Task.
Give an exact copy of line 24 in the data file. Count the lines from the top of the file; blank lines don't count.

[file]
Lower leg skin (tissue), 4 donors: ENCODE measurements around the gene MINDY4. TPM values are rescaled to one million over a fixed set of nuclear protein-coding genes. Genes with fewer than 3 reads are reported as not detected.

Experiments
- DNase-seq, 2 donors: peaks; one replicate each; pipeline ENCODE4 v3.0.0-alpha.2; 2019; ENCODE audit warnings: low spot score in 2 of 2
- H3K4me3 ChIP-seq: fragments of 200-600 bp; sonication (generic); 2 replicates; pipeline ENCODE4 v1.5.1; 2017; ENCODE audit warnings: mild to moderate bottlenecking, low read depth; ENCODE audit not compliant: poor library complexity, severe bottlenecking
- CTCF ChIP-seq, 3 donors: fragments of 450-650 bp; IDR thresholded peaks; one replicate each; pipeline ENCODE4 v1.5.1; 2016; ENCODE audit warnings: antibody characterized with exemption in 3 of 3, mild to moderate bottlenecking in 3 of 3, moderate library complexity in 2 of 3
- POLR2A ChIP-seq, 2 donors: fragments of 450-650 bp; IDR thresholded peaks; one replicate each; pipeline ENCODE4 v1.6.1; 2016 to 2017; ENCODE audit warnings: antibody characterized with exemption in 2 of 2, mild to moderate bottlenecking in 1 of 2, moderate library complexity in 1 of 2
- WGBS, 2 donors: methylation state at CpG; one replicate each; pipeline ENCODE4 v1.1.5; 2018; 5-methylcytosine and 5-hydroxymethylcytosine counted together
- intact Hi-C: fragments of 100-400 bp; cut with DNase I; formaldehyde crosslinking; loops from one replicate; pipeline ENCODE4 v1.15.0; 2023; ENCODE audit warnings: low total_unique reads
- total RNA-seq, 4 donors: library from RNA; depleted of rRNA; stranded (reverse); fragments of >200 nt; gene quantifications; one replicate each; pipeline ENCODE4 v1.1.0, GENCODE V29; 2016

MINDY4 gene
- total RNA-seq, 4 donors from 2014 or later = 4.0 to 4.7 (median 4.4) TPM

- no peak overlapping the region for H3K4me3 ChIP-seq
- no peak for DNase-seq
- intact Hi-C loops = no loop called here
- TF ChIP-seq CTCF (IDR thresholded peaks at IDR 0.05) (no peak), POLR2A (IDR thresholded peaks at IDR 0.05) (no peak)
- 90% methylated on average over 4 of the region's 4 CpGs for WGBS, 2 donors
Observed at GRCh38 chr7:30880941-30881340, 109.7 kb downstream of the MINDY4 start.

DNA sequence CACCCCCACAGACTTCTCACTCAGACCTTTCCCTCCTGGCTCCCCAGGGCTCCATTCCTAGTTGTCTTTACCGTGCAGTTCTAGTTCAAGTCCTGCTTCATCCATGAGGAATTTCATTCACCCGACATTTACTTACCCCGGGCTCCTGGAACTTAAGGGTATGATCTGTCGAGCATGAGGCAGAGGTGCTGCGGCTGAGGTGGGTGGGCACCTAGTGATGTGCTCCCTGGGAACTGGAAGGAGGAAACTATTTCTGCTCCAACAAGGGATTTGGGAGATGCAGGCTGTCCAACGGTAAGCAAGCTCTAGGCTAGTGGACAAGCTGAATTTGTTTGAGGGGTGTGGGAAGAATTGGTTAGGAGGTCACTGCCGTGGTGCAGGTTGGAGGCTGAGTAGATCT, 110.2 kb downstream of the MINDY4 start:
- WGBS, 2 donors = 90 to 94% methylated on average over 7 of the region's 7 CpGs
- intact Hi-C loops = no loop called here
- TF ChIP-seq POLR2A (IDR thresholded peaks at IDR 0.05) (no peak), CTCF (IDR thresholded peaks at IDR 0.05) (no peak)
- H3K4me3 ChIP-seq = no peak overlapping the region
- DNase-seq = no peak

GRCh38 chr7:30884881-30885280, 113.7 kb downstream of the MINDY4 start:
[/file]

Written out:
GRCh38 chr7:30884881-30885280, 113.7 kb downstream of the MINDY4 start: